Colorful German Easter Traditions You Won’t Want to Miss

I lived in Germany for several years.  Some of the highlights of living there for me were the annual Christmas and Easter Markets.

There are many European artisans who specialize in Easter decorations, from hand-painted eggs to blown glass crosses.  I wish we had something like this in America, because it is so beautiful!  Since we can’t all be there, I thought I’d share some pictures I took from a market a few years ago.

Ostereier Markt Michelstadt:

This man is carving wooden eggs:

This is my own Easter Egg tree.  It is so much easier than a Christmas tree!

Some glass blown eggs on glass sticks that you mix into flower arrangements:

And some homemade marshmallows I was inspired to make from my friend Christine’s blog (Check it out it’s an amazing food and recipe blog!)

When it comes to decorating for holidays, I don’t go overboard. The egg tree, flowers, and this set of decorations on my sideboard is it. The egg in the middle is a handpainted ostrich egg.

Here is a close up compared to a chicken egg:

All my decorations fit into 2 boxes I store in my garage, and that includes the front door wreath, the kids’ Easter baskets and a supply of grass and plastic eggs.  Even the egg tree folds up.  You should never have more decorations than you are willing to store!

I don’t usually mix religion into my posts.  But today I want to wish you and your family a Happy Easter, celebrating the most important event in history, the resurrection of Jesus Christ.

3 thoughts on “Colorful German Easter Traditions You Won’t Want to Miss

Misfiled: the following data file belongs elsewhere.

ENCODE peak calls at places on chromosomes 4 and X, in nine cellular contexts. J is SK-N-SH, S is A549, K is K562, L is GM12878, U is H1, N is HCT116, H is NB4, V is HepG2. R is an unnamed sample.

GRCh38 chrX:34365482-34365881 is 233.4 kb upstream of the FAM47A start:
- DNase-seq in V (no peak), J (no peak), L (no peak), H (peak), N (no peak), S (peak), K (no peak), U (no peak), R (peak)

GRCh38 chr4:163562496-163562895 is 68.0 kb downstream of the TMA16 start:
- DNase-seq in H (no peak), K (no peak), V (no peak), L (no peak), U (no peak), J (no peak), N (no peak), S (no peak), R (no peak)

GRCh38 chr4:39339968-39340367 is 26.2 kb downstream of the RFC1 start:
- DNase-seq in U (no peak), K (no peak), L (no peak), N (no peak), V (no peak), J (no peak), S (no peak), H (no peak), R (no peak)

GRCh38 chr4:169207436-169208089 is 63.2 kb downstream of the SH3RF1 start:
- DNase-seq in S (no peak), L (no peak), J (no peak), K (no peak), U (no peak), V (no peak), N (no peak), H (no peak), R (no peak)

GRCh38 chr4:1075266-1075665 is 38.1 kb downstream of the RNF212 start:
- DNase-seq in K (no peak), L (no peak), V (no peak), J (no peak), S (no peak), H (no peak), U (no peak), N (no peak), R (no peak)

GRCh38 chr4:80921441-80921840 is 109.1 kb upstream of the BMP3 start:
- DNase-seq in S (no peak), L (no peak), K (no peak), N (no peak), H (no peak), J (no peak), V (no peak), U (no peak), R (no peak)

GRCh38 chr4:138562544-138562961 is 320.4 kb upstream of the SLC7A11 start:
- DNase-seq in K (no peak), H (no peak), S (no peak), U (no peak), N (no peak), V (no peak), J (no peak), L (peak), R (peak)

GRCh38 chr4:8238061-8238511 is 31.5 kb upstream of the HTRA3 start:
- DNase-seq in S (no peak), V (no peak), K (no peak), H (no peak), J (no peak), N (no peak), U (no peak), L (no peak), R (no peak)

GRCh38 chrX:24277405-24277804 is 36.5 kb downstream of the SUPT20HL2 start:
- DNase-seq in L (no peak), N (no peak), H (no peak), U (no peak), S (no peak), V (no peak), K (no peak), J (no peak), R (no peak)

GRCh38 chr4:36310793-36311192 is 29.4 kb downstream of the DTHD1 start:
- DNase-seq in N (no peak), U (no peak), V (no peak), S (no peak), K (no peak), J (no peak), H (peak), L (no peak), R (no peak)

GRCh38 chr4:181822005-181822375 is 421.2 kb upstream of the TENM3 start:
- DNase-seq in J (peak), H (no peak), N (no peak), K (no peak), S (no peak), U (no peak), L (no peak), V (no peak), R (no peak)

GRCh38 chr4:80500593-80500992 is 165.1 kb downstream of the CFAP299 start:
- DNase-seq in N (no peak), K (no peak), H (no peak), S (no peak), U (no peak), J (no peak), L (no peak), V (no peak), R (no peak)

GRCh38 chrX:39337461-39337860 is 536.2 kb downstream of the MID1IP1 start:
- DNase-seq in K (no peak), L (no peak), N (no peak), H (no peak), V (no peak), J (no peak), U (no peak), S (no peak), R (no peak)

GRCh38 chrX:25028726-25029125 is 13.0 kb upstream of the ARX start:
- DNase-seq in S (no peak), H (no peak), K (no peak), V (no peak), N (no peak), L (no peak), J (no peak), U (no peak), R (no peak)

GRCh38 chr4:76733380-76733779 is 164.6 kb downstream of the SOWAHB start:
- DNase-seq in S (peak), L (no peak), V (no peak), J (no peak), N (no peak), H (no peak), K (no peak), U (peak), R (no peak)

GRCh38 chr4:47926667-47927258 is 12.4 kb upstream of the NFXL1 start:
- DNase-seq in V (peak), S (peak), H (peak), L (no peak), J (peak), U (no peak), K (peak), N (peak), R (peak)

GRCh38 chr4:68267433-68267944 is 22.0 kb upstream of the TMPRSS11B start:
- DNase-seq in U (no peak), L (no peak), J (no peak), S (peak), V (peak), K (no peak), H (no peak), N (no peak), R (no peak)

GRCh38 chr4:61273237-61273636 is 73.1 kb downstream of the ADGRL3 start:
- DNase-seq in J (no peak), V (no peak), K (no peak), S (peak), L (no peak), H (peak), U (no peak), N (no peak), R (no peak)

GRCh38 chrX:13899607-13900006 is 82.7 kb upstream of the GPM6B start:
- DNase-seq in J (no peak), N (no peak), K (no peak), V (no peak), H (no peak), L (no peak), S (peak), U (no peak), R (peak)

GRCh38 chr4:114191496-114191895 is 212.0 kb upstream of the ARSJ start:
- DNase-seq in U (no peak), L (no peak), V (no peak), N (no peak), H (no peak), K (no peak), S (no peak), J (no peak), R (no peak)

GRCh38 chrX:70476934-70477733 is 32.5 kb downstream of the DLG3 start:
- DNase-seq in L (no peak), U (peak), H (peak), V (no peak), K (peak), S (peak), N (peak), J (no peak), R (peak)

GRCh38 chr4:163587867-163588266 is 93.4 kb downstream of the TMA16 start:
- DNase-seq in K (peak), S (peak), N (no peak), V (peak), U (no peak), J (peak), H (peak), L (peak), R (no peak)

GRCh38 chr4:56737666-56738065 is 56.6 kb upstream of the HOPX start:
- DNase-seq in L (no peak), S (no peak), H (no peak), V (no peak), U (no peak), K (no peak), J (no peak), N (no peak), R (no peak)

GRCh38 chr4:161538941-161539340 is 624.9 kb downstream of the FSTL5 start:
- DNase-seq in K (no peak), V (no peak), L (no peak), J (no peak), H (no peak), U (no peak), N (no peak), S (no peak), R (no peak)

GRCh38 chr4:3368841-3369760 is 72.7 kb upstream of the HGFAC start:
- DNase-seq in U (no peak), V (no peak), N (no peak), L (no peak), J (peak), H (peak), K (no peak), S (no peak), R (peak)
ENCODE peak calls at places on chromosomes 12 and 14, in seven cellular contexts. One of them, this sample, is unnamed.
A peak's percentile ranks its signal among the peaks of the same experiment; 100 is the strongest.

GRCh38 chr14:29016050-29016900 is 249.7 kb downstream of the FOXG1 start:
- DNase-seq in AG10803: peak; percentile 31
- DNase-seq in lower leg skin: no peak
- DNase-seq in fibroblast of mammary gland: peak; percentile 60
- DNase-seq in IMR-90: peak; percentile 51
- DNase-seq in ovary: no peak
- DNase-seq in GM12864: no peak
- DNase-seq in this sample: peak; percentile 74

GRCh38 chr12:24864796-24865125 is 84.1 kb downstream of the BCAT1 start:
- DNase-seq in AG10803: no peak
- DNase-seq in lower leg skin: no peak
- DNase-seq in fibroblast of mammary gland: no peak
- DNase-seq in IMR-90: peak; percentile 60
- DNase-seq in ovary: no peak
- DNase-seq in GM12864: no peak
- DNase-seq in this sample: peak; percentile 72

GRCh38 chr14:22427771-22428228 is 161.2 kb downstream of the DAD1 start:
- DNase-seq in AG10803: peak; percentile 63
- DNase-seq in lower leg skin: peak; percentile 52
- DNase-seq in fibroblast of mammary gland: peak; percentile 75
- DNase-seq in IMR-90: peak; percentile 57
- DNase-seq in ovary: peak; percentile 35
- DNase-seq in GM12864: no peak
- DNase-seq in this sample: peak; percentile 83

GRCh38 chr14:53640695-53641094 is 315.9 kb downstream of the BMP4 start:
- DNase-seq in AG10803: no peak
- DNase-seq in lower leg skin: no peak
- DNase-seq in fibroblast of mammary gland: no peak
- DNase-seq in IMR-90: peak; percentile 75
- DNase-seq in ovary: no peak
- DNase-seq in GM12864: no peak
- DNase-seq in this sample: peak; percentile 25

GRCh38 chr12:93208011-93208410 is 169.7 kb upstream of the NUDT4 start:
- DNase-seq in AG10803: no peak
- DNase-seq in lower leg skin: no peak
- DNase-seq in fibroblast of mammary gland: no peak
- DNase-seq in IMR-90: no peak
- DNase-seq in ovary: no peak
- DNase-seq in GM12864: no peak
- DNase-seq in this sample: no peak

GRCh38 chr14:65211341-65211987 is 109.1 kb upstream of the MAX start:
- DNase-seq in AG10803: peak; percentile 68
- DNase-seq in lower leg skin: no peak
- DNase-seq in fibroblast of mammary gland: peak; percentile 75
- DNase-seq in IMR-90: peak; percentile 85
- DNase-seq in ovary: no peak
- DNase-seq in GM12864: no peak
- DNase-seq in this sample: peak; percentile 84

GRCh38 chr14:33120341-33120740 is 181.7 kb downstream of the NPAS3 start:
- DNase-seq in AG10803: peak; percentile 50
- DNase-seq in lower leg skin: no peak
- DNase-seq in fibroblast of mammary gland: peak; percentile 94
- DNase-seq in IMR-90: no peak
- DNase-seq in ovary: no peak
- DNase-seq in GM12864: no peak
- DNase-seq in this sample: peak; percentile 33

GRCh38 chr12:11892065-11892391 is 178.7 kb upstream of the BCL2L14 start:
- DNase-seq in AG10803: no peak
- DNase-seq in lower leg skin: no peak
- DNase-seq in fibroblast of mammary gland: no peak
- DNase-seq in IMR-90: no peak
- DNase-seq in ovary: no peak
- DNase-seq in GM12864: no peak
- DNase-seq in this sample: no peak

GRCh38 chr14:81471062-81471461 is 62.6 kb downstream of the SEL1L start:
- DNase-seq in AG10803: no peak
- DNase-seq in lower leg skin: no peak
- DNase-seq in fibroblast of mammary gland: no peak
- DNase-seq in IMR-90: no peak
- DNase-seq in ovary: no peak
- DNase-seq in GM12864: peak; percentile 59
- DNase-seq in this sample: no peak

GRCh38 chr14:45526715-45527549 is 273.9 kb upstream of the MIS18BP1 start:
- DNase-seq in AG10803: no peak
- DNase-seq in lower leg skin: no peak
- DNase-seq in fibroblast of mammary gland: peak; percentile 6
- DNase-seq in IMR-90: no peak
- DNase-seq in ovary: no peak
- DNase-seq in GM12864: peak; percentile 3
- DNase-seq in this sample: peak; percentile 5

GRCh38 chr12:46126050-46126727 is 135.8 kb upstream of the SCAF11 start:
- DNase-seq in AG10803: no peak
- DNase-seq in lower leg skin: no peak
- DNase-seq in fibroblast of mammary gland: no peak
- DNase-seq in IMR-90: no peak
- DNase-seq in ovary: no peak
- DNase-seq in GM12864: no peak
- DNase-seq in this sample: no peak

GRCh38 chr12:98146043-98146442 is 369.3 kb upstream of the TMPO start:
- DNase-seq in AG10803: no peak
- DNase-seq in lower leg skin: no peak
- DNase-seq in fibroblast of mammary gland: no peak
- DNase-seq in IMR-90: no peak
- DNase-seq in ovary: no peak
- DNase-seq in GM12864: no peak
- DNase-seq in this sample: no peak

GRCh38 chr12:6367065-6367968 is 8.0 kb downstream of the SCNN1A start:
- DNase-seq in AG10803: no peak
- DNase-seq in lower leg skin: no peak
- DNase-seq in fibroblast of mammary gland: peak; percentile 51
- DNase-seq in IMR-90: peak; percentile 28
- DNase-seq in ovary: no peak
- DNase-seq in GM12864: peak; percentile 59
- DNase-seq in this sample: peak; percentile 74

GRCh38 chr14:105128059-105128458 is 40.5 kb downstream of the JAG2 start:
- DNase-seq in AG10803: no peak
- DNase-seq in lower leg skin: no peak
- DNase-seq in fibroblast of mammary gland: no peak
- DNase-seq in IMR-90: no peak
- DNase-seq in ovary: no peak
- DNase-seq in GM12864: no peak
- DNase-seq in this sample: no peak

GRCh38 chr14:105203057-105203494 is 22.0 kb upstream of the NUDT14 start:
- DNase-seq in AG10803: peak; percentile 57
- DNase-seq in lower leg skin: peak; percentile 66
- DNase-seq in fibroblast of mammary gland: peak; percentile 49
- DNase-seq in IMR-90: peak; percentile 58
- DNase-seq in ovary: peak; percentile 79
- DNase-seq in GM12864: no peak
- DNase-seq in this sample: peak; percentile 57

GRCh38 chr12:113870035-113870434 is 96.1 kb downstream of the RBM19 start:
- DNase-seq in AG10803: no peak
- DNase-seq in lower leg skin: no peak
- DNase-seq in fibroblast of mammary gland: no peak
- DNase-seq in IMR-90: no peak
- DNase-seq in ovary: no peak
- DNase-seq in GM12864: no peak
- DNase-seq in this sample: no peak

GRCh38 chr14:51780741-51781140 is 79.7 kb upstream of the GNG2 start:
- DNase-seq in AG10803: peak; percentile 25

1. I remember well the Osternmarkts in Vienna (Austria) when we lived there. Mountains of beautifully decorated blown eggs. I keep some in my china cabinets year-round and some I pack away like you (also 2 boxes). I was in Wales with grandkids this year, so got them out– the wide-eyed wonder at the beauty (and recognized fragility) of them makes me glad to share them even with the 4-year-olds. It made me realize why I got so many all those years ago! We also had spring-time lebkuchen (hens and chicks) and my Easter tree matches yours! I’ll take a picture next year to share back with you. Thanks, Jennifer, for the grand memories! (and love your pics!)

  2. My mom is Czech and always made the most beautiful Easter displays– I think it was even more beautiful than the Christmas tree. We had a pussywillow tree in our backyard and she would always cut several large boughs and make the Easter “tree”, hung with lovely decorations that she’d gotten from my grandmother. With the addition of tulips, hyacinth, and daffodils, our dining room table always looked like Springtime. My husband’s aunt is Lithuanian and a painter and she makes the most exquisite eggs. It is a shame that the image of Easter in the US seems to be dominated by cartoonish bunnies and chicks, when it can be so breath-taking.

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